In the Market for an Upgrade Written by Ryan Gray | L

ocation. Location. Location. The basic tenets of real estate hold true across many applications. Take the school bus garage, for instance. Certainly, where

a school district chooses to build a new main- tenance facility is a decision not to be taken lightly. Adequate and affordable public land is at a premium these days. Factor in the geological studies and environmental impact reports and a project can quickly be tabled. But there is much more to the process.

These projects take not just money but time and careful consideration. With these come planning that can affect today’s vehicle and equipment purchase decisions. Who better to take us through those difficult choices, than maintenance professionals who have first-hand knowledge in managing fleet maintenance? We tackled this subject, and more, in the fol-

lowing pages. A consideration that continually came up in Art Gissendaner’s coverage, which starts on page 38, is the importance of spacing on the garage floor. Also important are selecting locations of work bays, equipment and the like. The idea essentially is to increase the ergo-

nomics of school bus garages, to promote not only worker safety, but efficiency. This extends not only to wide-open spaces that better allow technicians to crawl under and over school bus- es, but also the movement of mobile equipment in and out of the workspace. School Transportation News is not in the business of maintaining school buses, yet the topic got me thinking about our own flow of content. The tool we increasingly use to deliver our product to readers is our website. It’s our garage, if you will, where we house all of our content, including the monthly magazine editions. You may have noticed that the website re-

vealed a facelift at the beginning of the year, but in reality, the process started in 2017. That’s when we began discussing in earnest, migrat- ing our article database to a new platform and how we could reskin the design to be more appealing to readers. While designing a new website seemingly has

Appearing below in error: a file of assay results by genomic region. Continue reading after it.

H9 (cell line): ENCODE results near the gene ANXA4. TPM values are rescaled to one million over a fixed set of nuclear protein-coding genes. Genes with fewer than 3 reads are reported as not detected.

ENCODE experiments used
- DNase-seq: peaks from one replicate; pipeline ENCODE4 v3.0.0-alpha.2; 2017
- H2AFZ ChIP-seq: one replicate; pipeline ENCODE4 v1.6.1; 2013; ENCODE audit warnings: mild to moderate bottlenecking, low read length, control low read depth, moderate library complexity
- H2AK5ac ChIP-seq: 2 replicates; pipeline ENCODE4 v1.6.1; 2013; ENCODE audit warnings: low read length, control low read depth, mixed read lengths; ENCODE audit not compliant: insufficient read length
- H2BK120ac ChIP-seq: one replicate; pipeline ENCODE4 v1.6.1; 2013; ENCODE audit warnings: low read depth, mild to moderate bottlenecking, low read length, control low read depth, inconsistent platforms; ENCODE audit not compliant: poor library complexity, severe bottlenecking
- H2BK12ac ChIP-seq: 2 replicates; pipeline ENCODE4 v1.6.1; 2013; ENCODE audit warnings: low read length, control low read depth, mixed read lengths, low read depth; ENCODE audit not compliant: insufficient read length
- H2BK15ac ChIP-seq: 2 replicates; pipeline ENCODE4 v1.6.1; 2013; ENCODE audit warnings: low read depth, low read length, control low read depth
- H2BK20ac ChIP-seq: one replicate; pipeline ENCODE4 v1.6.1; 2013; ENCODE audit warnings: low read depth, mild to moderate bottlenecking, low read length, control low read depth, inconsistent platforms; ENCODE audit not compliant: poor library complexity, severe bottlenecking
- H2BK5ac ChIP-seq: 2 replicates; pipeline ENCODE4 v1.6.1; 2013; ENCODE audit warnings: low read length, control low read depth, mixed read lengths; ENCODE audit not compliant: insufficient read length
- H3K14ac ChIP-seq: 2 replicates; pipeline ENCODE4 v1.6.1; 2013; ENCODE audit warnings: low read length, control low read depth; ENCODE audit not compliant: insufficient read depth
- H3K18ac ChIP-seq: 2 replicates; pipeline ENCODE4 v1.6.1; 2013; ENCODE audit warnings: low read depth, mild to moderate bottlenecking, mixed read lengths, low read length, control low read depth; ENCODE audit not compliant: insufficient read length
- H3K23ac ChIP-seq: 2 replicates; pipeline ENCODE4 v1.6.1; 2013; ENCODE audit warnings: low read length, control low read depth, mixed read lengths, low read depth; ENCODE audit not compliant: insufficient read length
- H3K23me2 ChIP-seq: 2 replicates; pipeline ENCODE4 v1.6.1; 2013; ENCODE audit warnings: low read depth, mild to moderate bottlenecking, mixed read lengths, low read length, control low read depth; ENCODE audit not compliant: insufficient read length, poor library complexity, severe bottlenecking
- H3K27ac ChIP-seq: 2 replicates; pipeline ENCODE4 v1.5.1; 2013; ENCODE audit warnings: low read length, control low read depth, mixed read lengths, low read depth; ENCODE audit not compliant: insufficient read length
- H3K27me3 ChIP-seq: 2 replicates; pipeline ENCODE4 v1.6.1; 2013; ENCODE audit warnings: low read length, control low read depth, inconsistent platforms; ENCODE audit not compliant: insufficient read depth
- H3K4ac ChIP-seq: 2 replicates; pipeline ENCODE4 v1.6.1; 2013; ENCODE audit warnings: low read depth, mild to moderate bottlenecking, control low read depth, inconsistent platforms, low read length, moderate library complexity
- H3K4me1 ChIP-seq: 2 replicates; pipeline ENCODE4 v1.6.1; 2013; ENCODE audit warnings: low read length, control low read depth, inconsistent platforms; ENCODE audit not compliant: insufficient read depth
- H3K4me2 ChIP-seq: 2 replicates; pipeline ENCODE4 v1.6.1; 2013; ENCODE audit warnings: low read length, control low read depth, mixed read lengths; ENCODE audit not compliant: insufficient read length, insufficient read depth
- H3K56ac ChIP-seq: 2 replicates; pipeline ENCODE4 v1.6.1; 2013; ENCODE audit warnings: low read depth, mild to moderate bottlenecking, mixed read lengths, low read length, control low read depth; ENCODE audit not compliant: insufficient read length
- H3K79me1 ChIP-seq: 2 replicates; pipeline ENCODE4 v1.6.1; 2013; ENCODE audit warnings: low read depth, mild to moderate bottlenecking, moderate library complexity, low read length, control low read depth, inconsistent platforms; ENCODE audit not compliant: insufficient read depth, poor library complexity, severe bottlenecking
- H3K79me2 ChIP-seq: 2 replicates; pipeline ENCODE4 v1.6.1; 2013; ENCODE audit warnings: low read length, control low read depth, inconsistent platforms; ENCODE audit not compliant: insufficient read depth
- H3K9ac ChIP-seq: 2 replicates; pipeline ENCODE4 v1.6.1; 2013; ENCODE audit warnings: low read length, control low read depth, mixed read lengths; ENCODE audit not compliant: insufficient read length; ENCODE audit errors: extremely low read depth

12 School Transportation News • FEBRUARY 2019

little in common with designing (or remodeling) a school bus garage, both take a lot of prepara- tion. For our web team of six employees, it was no easy undertaking, especially considering that was over half of our entire company. Granted, the evolution to a state-of-the-art

facility can cost districts or bus companies tens of millions of dollars, compared to launching a new website that cost us a mere fraction of that amount. Still, on a relative scale, our investment was just as enormous, considering all of the work that is necessary to take the project from concept to completion. It took us just under a year from project

launch meeting to realizing the new and im- proved shortly after Christmas. The result, we hope you’ll agree, is more intui- tive user navigation and easily searched articles. Plus, we think, the design is more “2020” than it was “2010.” Fast forward to this month’s magazine issue,

and already you will have noticed a new look to our article layout, as well. Just as we saw a need to evolve our website, we addressed the chang- ing role of our magazine and what it looks like and how it delivers stories to readers. While we will always live up to our name, today’s “break- ing” news is best served via the website, whether on a desktop computer, phone or tablet. We are driving more and more traffic online,

so we can connect you to the latest industry updates and news about our conferences in real time and in the manner that is most convenient to you. Time and easy access are of the essence, especially for our busy readers who are continu- ously on the move. The magazine remains a trusted destination

for thoughtful, detailed analysis of trends and how they affect the industry. It just so happens you can also read it in print or online, no matter your location, location, location. Take a tour of our magazine and website to uncover all they have to offer. ●

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